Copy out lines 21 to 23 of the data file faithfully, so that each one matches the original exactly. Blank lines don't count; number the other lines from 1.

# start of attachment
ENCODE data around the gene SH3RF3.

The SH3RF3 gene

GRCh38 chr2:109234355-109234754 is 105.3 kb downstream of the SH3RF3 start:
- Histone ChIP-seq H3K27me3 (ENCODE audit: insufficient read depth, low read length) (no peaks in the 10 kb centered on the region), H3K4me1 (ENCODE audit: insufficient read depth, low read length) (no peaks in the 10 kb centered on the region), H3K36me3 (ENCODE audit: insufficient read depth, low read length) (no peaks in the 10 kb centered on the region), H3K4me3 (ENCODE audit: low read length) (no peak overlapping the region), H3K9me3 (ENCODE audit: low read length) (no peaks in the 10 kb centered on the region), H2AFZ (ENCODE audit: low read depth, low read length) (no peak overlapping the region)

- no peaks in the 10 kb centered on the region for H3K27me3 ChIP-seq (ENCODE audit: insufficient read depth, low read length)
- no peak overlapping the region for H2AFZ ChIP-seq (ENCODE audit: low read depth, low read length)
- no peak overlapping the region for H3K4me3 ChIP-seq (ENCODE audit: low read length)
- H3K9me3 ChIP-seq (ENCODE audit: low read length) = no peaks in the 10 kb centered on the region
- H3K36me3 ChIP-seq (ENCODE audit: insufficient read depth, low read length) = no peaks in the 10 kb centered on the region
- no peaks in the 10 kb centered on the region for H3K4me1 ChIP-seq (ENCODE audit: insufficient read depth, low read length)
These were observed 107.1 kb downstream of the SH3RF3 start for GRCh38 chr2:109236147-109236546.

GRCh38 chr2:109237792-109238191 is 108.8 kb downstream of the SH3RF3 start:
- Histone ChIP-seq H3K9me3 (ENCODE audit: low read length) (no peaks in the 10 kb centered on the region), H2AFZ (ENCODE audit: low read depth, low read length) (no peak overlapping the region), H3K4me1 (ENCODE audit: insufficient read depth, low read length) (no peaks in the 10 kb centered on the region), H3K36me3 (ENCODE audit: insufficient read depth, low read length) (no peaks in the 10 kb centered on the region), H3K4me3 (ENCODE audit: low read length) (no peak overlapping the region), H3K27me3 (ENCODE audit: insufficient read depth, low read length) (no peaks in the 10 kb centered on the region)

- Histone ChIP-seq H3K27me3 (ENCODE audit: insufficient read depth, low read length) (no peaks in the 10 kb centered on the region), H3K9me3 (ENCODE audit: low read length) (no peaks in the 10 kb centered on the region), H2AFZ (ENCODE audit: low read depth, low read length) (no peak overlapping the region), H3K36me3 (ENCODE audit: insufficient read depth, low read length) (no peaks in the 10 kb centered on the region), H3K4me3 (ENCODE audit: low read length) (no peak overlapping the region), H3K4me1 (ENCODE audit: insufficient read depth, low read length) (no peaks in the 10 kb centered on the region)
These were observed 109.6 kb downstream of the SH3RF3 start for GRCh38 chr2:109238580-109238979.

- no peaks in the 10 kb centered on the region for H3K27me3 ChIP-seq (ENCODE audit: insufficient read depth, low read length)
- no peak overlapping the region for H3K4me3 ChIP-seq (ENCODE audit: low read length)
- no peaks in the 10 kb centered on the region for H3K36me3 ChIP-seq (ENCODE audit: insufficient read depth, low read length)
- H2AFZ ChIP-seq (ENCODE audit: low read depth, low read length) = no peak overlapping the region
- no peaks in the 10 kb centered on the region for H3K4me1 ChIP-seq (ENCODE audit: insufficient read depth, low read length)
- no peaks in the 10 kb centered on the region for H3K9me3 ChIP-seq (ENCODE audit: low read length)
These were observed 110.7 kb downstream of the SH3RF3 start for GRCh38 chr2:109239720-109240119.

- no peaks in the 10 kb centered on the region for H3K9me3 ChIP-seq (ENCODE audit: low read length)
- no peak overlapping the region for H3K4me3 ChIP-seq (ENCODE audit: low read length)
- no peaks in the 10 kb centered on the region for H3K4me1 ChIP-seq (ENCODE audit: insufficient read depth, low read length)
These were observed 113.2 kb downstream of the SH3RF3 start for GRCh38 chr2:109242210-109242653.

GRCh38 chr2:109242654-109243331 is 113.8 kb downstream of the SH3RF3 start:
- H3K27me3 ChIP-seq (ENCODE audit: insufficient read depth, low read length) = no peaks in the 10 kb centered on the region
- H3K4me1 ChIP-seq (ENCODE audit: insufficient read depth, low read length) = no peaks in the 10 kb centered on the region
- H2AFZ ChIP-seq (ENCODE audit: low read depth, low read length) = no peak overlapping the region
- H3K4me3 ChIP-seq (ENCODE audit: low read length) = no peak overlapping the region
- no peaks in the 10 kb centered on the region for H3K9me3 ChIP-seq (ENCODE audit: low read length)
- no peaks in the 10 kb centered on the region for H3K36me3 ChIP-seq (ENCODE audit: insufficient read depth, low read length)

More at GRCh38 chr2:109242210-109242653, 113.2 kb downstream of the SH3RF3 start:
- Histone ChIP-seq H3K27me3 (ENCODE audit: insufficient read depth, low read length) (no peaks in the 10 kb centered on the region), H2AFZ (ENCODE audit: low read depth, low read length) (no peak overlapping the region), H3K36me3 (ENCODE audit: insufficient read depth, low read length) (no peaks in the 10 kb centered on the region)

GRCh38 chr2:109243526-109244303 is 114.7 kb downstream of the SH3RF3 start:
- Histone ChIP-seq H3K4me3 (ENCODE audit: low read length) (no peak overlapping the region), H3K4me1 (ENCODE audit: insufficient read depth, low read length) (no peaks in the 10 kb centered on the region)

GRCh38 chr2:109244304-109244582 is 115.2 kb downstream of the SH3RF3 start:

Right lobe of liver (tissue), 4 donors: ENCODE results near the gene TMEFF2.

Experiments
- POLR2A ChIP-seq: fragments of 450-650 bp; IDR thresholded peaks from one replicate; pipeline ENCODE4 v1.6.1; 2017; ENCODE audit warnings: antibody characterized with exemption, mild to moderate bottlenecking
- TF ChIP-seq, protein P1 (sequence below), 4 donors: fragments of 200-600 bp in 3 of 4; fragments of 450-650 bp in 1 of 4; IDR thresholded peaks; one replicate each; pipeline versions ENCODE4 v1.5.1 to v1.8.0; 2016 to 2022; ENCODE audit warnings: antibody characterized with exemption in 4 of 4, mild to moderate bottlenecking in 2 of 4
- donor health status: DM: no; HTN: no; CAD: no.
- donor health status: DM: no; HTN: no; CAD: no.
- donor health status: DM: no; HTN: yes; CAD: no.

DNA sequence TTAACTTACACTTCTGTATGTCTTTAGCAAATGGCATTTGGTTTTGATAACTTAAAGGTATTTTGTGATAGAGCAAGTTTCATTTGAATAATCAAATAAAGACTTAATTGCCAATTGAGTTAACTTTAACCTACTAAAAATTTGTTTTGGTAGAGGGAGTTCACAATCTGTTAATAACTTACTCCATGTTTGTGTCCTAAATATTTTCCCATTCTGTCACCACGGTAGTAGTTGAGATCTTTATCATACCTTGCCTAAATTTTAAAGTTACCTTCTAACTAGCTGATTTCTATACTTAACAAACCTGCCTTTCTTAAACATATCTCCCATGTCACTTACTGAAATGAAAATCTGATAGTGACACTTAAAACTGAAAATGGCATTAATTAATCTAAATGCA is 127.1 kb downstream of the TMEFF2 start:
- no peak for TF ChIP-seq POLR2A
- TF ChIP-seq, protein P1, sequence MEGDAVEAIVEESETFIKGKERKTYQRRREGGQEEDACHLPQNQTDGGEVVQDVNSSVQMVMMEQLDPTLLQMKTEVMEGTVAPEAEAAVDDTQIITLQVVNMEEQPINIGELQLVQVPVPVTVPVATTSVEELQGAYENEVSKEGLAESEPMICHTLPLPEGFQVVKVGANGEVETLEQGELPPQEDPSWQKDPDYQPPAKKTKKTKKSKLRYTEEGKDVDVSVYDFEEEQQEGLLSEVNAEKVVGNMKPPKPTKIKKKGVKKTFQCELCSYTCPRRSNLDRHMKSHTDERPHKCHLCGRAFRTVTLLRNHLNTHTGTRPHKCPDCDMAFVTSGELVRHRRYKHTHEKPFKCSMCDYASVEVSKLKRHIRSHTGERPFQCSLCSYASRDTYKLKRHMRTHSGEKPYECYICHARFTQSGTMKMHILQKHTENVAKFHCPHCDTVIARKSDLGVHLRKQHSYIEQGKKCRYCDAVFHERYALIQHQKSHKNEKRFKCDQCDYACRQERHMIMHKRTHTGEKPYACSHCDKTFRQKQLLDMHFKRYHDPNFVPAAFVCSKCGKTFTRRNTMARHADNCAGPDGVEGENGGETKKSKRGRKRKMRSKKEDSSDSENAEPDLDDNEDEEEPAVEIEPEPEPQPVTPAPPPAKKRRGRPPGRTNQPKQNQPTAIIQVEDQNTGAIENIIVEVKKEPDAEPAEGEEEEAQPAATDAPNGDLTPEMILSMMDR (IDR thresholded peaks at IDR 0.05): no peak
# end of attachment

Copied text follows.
- no peaks in the 10 kb centered on the region for H3K9me3 ChIP-seq (ENCODE audit: low read length)
These were observed 110.7 kb downstream of the SH3RF3 start for GRCh38 chr2:109239720-109240119.

- no peaks in the 10 kb centered on the region for H3K9me3 ChIP-seq (ENCODE audit: low read length)